world stocks rebound

World stocks rebound unfazed by geopolitics


World markets were higher on Wednesday (Feb 23) after Russian President Putin said Moscow is ready to look for “diplomatic solutions” amid tensions with the West over Ukraine.

Stocks in Asia-Pacific closed in the green. Mainland Chinese equities gained. The Shanghai composite closed up 0.93% to 3,489.15 while the Shenzhen component climbed 1.902% to about 13,549.99. In Hong Kong, the Hang Seng index added about 0.6%, as of its final hour of trading.

South Korea’s markets advanced after two days of declines. The Kospi climbed 0.47%, closing at 2,719.53. Japanese markets were closed for a public holiday.

In Australia, the benchmark S&P/ASX 200 ended the trading day 0.62% higher at 7,207.70 after having fallen 1% on Tuesday.

In Europe, stocks also moved higher as investors digested a strong round of corporate earnings. Barclays, Danone and Rio Tinto are among those reporting in the Old Continent.

The pan-European Stoxx 600 added 0.68% at 13:21 GMT while Germany’s DAX climbed 0.73%.

Investors shrugged off data showing that German consumer sentiment fell in February and is set to drop in March as higher inflation dampened income prospects. “Above all, expectations of a significant easing in price trends at the beginning of the year have been shattered for the time being, as inflation rates continue to hover at a high level,” market research institute GfK Consumer Expert Rolf Buerkl wrote in the report.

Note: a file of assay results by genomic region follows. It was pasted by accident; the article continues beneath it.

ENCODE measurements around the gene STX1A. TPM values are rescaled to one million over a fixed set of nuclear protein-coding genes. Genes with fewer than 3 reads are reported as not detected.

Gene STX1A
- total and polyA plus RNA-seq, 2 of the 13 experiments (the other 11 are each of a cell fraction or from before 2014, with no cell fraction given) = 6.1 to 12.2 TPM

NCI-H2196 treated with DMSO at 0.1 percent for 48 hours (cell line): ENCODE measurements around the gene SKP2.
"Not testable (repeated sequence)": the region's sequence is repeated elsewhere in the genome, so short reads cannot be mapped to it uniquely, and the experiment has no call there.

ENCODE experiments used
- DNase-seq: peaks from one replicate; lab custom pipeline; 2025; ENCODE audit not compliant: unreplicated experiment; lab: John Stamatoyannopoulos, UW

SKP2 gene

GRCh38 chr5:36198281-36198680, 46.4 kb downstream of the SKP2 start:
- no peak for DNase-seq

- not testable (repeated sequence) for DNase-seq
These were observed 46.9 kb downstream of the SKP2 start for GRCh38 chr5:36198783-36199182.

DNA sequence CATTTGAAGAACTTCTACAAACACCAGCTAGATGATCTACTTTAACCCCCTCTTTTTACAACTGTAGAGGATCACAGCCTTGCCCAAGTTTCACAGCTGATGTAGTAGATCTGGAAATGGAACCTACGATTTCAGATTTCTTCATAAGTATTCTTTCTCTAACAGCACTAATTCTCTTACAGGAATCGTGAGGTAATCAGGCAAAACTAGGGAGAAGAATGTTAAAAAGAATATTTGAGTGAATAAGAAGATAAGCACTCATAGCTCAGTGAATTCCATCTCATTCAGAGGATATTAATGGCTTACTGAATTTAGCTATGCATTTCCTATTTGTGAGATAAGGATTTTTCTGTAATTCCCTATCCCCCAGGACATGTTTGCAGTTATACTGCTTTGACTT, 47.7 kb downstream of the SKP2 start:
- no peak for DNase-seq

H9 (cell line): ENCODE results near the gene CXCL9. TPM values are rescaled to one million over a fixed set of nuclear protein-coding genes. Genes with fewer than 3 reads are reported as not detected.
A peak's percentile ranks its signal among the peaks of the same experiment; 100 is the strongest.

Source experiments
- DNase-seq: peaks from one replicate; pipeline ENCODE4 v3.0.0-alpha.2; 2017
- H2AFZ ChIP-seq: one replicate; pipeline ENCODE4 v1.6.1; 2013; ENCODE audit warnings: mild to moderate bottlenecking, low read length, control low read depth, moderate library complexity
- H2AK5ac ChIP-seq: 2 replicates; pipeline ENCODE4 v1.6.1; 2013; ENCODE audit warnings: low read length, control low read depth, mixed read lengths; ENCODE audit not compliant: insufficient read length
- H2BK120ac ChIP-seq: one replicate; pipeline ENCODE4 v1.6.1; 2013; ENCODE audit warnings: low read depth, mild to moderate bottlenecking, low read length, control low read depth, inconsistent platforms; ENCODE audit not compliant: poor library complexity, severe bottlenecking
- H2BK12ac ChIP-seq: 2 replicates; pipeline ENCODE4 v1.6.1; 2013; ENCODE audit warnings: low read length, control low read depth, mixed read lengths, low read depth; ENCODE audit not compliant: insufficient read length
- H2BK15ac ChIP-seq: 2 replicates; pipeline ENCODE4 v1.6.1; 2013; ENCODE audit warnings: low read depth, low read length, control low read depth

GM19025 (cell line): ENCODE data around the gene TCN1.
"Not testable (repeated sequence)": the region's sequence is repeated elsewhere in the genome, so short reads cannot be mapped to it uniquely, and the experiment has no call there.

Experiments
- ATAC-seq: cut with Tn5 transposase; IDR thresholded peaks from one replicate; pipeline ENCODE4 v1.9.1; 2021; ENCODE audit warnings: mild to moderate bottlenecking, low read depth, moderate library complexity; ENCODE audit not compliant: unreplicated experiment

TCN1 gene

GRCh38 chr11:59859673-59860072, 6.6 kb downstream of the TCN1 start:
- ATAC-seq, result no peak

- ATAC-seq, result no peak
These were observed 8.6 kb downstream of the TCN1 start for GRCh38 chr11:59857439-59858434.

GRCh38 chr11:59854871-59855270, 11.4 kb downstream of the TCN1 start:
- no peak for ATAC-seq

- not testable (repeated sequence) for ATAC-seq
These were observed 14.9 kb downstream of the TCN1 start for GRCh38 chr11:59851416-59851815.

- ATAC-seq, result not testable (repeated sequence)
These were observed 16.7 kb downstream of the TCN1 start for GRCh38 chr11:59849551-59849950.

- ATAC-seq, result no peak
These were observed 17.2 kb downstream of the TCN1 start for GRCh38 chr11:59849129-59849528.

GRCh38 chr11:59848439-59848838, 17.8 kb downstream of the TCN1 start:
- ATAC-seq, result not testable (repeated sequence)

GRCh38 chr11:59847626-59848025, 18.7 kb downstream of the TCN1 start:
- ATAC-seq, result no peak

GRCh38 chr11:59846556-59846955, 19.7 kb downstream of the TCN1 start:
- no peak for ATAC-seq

In the U.S., stock exchanges partially recovered in premarket trade on Wednesday from sharp losses recorded yesterday.The Dow Jones advanced 0.80%, or 270 points, at 4:14 am ET while the S&P 500 rose 0.94%. The Nasdaq 100 was up 1.28% at the same time.

“While uncertainties remain, our work shows that historically military/crisis events tend to inject volatility into markets and often cause a short-term dip, but stocks tend to eventually rebound unless the event pushes the economy into recession,” Eylem Senyuz, senior global macro strategist at Truist, wrote in a note to clients.
“Investor sentiment also suggests the bar for positive surprises is low,” Senyuz added.

Outside of the crisis in Eastern Europe, inflation remains the dominant theme for markets.